Good Reasons to use a Heap
It should be clear that there are some good reasons to use the cluster index. But how common are the cluster scenarios really? Should the general rule be to use a clustered index? I don’t think there should be a general rule, because there are a lot of equally good reasons to use heaps.
Fragmentation Prone tables with lots of INSERT activity
Consider what happens if the keys in the the single index in the cluster example are NOT sequential. In this case, a cluster index is going to get fragmented.
I have already said that tables with a lot of DELETE activity are not good candidates for heaps. But what about those tables who see mostly INSERT? If you think about them, they are very common and often the tables you really need to run well. Examples of such tables:
- Tables containing OLTP transactions in POS and banking systems
- Most Data Warehouse fact tables
- Log tables of all kinds
- Healthcare records for procedures and medication
- Telco Call Detail Records (CDR)
- Investment banking Risk Vectors
- Event from Web Servers and social media
if you put a clustered IDENTITY INT/BIGINT column on those tables and declare that the key, you have just shot yourself in the foot!
…Read that again…
The IDENTITY column will make the INSERT activity un-scalable. And since this is one of your largest tables, you probably care quite a bit about that.
What about GUID keys then, the thing everyone hates? Let’s say you did that, but kept the cluster index. Your table would now be massively fragmented. Not a problem in itself and it gets you around the scale bottlenecks. But you are wasting a lot of space.
Consider the alternative: an indexing strategy where you pick a sufficiently “random” key (like a GUID) and instead of blindly declaring that key a cluster index, you instead leave the table as a heap and just put a good old fashioned unique, non-clustered key index on the GUID. The majority of the table growth from INSERTs now goes to the heap which will nicely fill up and stay un-fragmented. And that is a heck of lot more scalable than the last page insert problem (though not infinitely scalable, you need an additional trick for that). In the meantime, the index you care about remains small (it only contains the GUID, not the entire row at the leaf level) and is therefor MUCH more likely to fit in memory. Your seeks are now faster, and any fragmentation you get on the key is not going to consume as much space as if you had to fit the entire row into those leaf pages.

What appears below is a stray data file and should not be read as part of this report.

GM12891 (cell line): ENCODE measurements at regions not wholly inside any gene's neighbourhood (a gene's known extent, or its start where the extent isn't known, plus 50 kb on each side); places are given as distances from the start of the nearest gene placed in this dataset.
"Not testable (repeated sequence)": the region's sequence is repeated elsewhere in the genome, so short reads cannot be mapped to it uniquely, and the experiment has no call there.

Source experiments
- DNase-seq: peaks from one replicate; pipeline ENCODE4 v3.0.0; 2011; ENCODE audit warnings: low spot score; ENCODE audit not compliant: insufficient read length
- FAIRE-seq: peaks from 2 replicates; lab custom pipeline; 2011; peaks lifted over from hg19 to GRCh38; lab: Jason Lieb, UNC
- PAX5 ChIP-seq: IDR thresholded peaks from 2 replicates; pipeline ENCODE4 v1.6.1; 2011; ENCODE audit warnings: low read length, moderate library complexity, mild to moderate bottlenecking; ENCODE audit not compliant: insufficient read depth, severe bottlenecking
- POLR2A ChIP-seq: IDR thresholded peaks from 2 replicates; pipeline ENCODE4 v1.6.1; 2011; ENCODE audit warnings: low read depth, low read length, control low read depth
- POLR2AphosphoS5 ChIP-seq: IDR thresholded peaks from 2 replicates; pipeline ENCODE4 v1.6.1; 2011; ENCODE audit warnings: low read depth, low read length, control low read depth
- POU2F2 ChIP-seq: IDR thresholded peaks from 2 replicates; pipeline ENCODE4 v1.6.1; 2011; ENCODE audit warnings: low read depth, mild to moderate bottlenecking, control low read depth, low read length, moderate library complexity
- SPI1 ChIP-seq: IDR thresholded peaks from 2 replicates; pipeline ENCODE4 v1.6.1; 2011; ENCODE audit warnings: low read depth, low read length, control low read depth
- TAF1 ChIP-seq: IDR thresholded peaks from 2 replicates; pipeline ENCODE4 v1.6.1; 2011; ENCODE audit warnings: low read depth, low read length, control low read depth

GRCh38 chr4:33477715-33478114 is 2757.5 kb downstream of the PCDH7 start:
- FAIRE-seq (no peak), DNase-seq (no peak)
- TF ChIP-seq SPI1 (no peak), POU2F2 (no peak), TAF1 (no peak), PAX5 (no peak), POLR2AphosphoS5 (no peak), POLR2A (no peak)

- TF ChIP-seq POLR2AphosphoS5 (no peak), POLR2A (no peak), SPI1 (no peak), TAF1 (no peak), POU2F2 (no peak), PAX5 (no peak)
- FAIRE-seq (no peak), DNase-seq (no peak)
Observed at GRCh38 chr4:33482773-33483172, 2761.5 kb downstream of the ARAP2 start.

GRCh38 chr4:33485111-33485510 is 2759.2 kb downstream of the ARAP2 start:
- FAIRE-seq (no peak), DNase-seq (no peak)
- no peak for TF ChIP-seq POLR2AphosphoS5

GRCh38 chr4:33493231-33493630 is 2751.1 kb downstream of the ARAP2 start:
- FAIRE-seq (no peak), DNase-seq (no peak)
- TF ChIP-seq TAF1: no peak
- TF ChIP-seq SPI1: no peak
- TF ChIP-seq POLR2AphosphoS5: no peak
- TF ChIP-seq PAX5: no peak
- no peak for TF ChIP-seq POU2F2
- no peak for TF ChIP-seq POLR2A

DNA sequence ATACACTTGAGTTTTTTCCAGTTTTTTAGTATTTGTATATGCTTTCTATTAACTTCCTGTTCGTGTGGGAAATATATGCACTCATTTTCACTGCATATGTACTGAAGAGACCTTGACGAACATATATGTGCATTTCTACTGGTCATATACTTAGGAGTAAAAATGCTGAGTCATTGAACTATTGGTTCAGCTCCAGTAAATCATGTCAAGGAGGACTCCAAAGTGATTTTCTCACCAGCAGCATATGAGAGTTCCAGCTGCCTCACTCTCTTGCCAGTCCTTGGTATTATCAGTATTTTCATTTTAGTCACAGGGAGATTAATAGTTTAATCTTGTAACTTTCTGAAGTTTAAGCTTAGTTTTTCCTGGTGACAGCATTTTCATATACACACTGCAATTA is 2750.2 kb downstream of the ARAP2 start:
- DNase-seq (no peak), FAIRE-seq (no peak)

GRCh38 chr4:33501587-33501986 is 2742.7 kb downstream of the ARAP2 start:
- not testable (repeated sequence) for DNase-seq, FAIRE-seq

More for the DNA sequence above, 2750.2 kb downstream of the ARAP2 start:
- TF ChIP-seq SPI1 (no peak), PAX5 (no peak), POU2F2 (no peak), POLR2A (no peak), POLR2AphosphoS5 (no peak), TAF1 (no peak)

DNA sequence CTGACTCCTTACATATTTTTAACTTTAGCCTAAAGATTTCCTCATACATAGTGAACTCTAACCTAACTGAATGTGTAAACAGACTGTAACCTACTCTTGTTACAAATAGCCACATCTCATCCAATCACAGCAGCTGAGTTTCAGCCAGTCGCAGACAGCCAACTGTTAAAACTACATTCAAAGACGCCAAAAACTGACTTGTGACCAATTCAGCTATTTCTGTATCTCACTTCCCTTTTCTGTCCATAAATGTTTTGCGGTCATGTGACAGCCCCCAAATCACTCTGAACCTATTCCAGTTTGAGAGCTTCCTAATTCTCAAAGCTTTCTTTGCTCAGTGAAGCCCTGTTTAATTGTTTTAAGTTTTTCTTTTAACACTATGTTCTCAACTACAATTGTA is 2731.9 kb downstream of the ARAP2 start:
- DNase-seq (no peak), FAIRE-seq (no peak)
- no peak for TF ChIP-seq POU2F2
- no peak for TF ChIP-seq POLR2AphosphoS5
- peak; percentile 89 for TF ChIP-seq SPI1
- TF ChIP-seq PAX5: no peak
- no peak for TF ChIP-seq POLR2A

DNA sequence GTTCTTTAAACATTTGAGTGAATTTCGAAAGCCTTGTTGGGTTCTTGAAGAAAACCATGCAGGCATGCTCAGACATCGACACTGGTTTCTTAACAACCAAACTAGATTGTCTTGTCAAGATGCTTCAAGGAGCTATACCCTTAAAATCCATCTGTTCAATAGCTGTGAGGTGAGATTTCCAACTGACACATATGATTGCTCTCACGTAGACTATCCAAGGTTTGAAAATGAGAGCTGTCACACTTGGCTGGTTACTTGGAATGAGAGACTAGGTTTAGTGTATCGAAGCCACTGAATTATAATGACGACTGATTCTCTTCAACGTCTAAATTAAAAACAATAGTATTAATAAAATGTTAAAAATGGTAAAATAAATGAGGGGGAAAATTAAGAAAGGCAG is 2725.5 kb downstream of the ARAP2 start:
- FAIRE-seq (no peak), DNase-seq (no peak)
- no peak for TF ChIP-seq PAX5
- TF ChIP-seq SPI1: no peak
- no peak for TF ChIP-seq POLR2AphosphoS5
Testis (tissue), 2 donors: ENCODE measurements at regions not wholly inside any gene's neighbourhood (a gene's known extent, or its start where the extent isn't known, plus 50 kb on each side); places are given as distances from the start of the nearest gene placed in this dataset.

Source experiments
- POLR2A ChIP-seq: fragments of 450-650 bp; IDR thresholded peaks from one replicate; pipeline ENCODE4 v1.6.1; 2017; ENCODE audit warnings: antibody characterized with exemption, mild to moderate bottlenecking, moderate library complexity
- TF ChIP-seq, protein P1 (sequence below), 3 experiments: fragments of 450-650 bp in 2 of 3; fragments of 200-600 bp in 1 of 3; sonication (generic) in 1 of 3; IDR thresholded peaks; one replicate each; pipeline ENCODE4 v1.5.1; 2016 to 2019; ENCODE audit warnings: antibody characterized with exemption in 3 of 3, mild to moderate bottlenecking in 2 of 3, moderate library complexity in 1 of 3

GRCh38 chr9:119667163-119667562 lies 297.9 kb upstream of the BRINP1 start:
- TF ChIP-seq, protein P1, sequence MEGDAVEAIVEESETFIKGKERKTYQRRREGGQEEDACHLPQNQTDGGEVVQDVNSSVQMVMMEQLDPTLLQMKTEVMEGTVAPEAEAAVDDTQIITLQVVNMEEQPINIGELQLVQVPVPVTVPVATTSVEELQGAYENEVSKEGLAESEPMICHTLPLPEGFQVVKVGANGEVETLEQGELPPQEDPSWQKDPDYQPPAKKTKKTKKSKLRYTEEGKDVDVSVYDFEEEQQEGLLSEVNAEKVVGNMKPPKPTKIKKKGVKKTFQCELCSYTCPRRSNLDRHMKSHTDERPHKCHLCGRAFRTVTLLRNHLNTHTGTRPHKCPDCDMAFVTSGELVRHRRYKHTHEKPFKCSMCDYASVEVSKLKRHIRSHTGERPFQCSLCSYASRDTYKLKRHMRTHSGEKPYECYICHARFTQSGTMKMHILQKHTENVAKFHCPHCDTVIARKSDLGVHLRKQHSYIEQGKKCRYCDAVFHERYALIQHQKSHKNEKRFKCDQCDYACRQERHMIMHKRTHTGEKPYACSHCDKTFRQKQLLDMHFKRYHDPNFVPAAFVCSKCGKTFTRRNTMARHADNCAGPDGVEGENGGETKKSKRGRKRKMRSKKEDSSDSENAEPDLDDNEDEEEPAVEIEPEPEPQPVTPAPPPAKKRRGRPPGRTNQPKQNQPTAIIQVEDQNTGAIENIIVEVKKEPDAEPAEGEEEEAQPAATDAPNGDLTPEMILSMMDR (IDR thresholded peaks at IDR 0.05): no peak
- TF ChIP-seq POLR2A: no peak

What’s not to like?
Tables with Lots of Indexes
Recall that I said that tables with only one index will often benefit from a cluster index. However, consider the scenario where you have multiple indexes that are frequently accessed.
As an example, let us use the ORDERS table in TPC-H. This table is often accessed by customer, so it makes sense to add an index on O_CUSTKEY. The table also has a primary key index on O_ORDERKEY.
Consider the execution of this simple statement:
WHERE O_CUSTKEY = <foo>
We can try out two different strategies:
- Unique cluster index on O_ORDERKEY and index O_CUSTKEY
- Leave table as heap. Key on O_ORDERKEY and index on O_CUSTKEY
These are the plans we get:
On my little scale factor to (10GB) TPC-H database, these are the stats:
- Cluster: 27 logical reads
- Heap: 11 logical reads
- So the heap is better, even on I/O. Why?
- Think about what needs to happen when you do the key lookup into the cluster:
- Once the correct key has been located in the secondary index, you have to traverse the entire B-tree for the clustered index just to find the rest of the row.
- Compare with the heap strategy:
Because the index contains the RID of the row (which is the exact location in the data files) there is no need to climb any B-tree to find the rest of the row. Climbing B-trees is NOT free, there is a locking and memory access cost associated with it. By clustering the table, you are forcing every index except for the cluster to pay double the B-tree climb cost. Heap are better for this scenario.
Tables that need to be Fully Scanned
The final example in defence of the heap is tables that you typically want to scan (and that don’t fall into the frequent DELETE/INSERT category).
In nearly all of the examples I have seen, these tables are fact tables in data warehouse or log files. With the exception of column store indexed tables (and soon, clustered column stores), you generally want these tables to be scanned and not seeked.
In my data warehousing course, I describe the challenges of indexing fact tables. The short version is that when you get a seek of a fact table, even with a good index supporting it, it spells trouble. Seeks destroy sequential I/O on perfectly laid out table. They are also expensive because B-tree walking costs a lot of CPU. As if that wasn’t be enough, seek heavy plans on data warehouses can cause the execution engine to consume a lot of memory when index intersection plans are generated.
Unfortunately, the SQL Server optimiser will often pick a seek over a scan – because it under estimates the speed that a modern I/O system can achieve when properly tuned for sequential access. Fast track is a good example of this; it is not uncommon to see sequential scan speed exceeding 10GB/sec. Sometimes, bad statistics cause the seek too, and bad statistics are difficult to avoid in a large data warehouse.
Because of these issue with the optimiser, it is often desirable to completely take away the option of picking a seek. This means leaving the table as an un-indexed heap or a column store index. One way to think about a column store is that it is just a heap that is optimised for fast scans. You can consider partitioning the heap or column store to give the table a coarse grained “index” that reduces the amount of data that must be scanned – this is often better than clustering.